When the federal environment minister visits your farm...


The federal environment minister made a rare and unpublicized visit to a grain farm in Manitoba on Thursday.

Minister Catherine McKenna dropped in at Curtis McRae’s farm north of Winnipeg near St. Andrews on her way back from a funding announcement for Lake Winnipeg in Gimli.

A film crew arrived about an hour before the minister, who was running late, says McRae. The crew told him she would only have about 20 minutes for their visit.

The minister ended up staying for an hour and half, he says.

“We talked about how agriculture and the environment have to be friends and work together,” he says, in the interview below. “Friends working together means they should not be trying to restrict us but rather help us in doing better at what we’re doing.”

McRae, who serves as a director for the Manitoba Canola Growers Association and Canola Council of Canada, says he emphasized the importance of ensuring Canadian farmers have access to the latest plant technology.

“I want to have protection of our biotechnology, because I feel that’s huge in how we move forward in improving the environment.”

McKenna’s tweet from his farm reflected their conversation about the importance of genetically engineered crops and biotech, in general.

They also discussed fertilizer stewardship and precision farming technology with Wade Barnes, CEO of Farmers Edge, whose company was involved in facilitating the minister’s visit. (McKenna commended the precision agriculture company in another tweet, here.)

Wade Barnes of Farmers Edge (left) and McRae (right) with Environment Minister Catherine McKenna at McRae’s farm on Thursday. (photo courtesy Delaney Ross Burtnack)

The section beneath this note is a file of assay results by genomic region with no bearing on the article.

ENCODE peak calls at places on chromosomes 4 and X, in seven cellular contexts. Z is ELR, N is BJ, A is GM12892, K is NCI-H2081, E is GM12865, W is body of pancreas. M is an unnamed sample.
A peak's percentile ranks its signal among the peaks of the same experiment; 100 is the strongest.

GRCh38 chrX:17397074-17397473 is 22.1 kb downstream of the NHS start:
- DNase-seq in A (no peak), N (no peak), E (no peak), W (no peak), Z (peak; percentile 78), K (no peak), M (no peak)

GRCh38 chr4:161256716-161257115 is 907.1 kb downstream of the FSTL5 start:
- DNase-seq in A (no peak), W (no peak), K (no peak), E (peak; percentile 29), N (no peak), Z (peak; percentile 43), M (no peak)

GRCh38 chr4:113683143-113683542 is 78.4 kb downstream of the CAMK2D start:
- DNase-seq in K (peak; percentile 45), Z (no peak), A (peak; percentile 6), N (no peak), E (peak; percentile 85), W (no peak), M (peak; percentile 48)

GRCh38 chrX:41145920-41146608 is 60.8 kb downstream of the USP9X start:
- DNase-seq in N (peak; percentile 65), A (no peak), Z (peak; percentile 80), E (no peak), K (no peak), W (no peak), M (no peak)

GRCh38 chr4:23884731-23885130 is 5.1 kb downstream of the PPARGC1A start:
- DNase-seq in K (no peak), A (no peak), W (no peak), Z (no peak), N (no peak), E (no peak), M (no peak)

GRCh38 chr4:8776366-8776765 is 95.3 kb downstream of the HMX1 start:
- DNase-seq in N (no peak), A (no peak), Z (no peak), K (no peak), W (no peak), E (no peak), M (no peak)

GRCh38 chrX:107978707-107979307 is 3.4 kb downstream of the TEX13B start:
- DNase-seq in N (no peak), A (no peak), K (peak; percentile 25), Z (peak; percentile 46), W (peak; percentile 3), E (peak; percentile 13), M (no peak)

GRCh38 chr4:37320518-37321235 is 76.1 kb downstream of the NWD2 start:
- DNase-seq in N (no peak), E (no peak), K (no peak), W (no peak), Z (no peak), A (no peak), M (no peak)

While McRae has previously voiced concerns about the federal carbon tax in media interviews, he says he chose a different approach when speaking directly with the minister on his farm.

“I wanted to just discuss carbon, because I think some of the issue with carbon is they don’t get to see the whole picture. Part of my display was digging up plants…to show not only is there carbon being captured above the soil, there’s a lot of carbon that we’re capturing below the soil,” he says.

At the very least, he’s optimistic the visit will lead to future conversations about agriculture with McKenna and her department.

“No question a lot of learning went on, and hopefully some doors were opened that we can have some further communications…the environment people talking to farmers and agriculture,” he says.

Curtis McRae discusses Environment Minister Catherine McKenna’s visit to his farm:


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